US President Barack Obama has told Iran that nuclear talks present "the best opportunity in decades" for the two countries to pursue a better relationship. He warned, however, that there was still much work to do.
In his annual address to mark the Persian new year festival of Nowruz, Obama directly addressed Iran's people and their leaders.
"This year, we have the best opportunity in decades to pursue a different future between our countries," the US president said.
Obama's video message on Thursday followed mixed messages from talks earlier in the day in Switzerland.
US Secretary of State John Kerry and his Iranian counterpart hailed "progress" in negotiations which seek to prohibit Iran from developing a nuclear weapon and to ensure that their nuclear program is used solely for civil purposes.
A European negotiator at the talks, however, said Tehran and the six major powers were still "pretty far from a deal."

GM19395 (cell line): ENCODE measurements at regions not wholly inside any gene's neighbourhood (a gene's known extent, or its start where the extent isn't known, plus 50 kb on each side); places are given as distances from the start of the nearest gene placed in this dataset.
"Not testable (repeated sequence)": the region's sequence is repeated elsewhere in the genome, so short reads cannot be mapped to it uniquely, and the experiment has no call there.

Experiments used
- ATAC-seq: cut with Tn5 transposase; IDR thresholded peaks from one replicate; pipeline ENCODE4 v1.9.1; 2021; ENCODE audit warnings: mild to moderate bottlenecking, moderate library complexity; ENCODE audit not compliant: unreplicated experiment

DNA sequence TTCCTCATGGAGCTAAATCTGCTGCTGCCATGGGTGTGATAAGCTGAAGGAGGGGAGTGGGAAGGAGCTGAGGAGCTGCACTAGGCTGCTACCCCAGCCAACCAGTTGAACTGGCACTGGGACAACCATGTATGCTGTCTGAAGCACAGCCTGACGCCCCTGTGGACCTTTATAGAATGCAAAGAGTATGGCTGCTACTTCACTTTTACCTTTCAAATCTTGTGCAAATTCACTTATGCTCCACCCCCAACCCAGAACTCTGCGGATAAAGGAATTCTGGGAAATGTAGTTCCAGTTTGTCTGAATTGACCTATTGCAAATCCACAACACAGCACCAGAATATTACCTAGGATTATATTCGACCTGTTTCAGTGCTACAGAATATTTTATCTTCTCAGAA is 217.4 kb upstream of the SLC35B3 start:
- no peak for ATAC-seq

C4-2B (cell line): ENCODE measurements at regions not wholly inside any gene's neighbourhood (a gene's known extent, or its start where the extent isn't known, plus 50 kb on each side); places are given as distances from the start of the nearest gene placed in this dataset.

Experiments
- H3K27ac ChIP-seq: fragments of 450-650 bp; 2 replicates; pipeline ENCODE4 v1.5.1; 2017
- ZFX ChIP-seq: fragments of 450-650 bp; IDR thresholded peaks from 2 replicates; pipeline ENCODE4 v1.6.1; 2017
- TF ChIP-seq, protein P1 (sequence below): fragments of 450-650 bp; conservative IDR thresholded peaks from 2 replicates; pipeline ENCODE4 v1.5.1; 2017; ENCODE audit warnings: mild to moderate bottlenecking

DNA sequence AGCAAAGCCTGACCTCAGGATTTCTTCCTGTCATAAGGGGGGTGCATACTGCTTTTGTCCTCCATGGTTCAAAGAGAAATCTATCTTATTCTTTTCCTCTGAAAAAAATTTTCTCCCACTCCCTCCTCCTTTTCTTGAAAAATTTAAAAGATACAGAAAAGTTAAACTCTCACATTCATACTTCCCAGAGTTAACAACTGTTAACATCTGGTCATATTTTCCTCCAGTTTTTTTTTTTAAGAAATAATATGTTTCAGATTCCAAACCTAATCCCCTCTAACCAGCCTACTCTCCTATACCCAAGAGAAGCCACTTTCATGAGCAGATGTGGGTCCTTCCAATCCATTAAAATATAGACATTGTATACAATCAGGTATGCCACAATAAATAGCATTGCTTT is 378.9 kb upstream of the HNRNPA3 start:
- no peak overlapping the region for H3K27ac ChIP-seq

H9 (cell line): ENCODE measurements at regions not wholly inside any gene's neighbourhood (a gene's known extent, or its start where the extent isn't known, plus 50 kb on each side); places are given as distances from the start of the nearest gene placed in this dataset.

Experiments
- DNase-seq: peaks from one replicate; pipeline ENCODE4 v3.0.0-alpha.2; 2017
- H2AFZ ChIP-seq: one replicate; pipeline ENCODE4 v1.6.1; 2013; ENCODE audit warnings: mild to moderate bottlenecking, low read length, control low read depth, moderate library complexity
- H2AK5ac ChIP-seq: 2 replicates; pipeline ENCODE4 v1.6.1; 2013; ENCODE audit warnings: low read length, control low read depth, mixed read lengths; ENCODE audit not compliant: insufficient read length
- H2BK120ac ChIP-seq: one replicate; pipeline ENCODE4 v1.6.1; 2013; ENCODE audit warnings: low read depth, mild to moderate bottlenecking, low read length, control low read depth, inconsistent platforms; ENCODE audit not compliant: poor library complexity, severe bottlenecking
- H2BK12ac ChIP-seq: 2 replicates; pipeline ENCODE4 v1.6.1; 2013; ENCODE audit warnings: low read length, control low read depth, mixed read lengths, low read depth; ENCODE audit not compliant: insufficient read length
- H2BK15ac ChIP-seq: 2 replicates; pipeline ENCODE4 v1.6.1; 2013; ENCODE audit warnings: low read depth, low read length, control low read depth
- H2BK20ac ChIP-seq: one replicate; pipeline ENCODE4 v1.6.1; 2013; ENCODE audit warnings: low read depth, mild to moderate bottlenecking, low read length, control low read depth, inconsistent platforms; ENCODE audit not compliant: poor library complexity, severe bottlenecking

Negotiators now have just 11 days to agree to the outlines of a deal which would likely result in Iran scaling back its nuclear program, in return for relief from sanctions which have strangled its oil exports and hammered its economy. Despite numerous rounds of talks around the world, two deadlines last July and November were previously missed.
In his video message on Thursday, Obama said that the "days and weeks ahead will be critical."
"Our negotiations have made progress, but gaps remain," he said, adding that there are "people, in both our countries and beyond, who oppose a diplomatic resolution."
"My message to you - the people of Iran - is that together we have to speak up for the future we seek."
Closer to home, Obama must still convince many of the US Congress' lawmakers of agreeing to such a deal, as well as the easing of sanctions.
Earlier this month, 47 Republican senators warned Tehran that any agreement on their nuclear program could be abolished once Obama leaves office after next year's presidential election.
Relations between the US and Iran thawed for the first time in 35 years in 2013 after Hassan Rouhani took over as the Iranian president - the same year the two countries signed a landmark nuclear deal. The partners, including the P5+1 group, have been pressing for a lasting agreement since then.
ksb/bk (AFP, Reuters, dpa)